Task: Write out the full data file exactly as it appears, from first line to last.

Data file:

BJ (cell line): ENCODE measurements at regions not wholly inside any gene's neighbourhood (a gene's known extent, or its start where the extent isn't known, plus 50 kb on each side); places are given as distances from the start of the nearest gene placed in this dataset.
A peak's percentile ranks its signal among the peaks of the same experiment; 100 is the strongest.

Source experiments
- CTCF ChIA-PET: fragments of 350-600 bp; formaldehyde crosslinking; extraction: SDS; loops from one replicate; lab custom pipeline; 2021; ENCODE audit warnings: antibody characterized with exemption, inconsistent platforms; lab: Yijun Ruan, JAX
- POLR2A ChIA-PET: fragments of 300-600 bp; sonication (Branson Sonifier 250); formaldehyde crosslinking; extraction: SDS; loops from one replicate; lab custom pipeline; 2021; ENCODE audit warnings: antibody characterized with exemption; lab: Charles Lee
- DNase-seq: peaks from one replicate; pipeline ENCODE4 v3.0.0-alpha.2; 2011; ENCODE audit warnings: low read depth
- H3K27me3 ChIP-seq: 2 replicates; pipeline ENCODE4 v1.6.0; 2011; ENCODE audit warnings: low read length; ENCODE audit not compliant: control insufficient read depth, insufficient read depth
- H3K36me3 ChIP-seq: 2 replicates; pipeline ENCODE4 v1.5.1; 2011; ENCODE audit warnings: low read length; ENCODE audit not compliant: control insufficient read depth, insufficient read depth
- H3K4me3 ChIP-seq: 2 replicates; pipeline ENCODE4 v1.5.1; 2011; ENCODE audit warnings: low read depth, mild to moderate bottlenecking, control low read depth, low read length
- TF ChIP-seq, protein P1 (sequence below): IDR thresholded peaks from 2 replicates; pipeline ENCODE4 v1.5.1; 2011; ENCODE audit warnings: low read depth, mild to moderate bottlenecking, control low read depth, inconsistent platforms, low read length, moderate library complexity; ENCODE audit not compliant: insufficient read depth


BJ (cell line): ENCODE measurements at regions not wholly inside any gene's neighbourhood (a gene's known extent, or its start where the extent isn't known, plus 50 kb on each side); places are given as distances from the start of the nearest gene placed in this dataset.
A peak's percentile ranks its signal among the peaks of the same experiment; 100 is the strongest.

Source experiments
- CTCF ChIA-PET: fragments of 350-600 bp; formaldehyde crosslinking; extraction: SDS; loops from one replicate; lab custom pipeline; 2021; ENCODE audit warnings: antibody characterized with exemption, inconsistent platforms; lab: Yijun Ruan, JAX
- POLR2A ChIA-PET: fragments of 300-600 bp; sonication (Branson Sonifier 250); formaldehyde crosslinking; extraction: SDS; loops from one replicate; lab custom pipeline; 2021; ENCODE audit warnings: antibody characterized with exemption; lab: Charles Lee
- DNase-seq: peaks from one replicate; pipeline ENCODE4 v3.0.0-alpha.2; 2011; ENCODE audit warnings: low read depth
- H3K27me3 ChIP-seq: 2 replicates; pipeline ENCODE4 v1.6.0; 2011; ENCODE audit warnings: low read length; ENCODE audit not compliant: control insufficient read depth, insufficient read depth
- H3K36me3 ChIP-seq: 2 replicates; pipeline ENCODE4 v1.5.1; 2011; ENCODE audit warnings: low read length; ENCODE audit not compliant: control insufficient read depth, insufficient read depth
- H3K4me3 ChIP-seq: 2 replicates; pipeline ENCODE4 v1.5.1; 2011; ENCODE audit warnings: low read depth, mild to moderate bottlenecking, control low read depth, low read length
- TF ChIP-seq, protein P1 (sequence below): IDR thresholded peaks from 2 replicates; pipeline ENCODE4 v1.5.1; 2011; ENCODE audit warnings: low read depth, mild to moderate bottlenecking, control low read depth, inconsistent platforms, low read length, moderate library complexity; ENCODE audit not compliant: insufficient read depth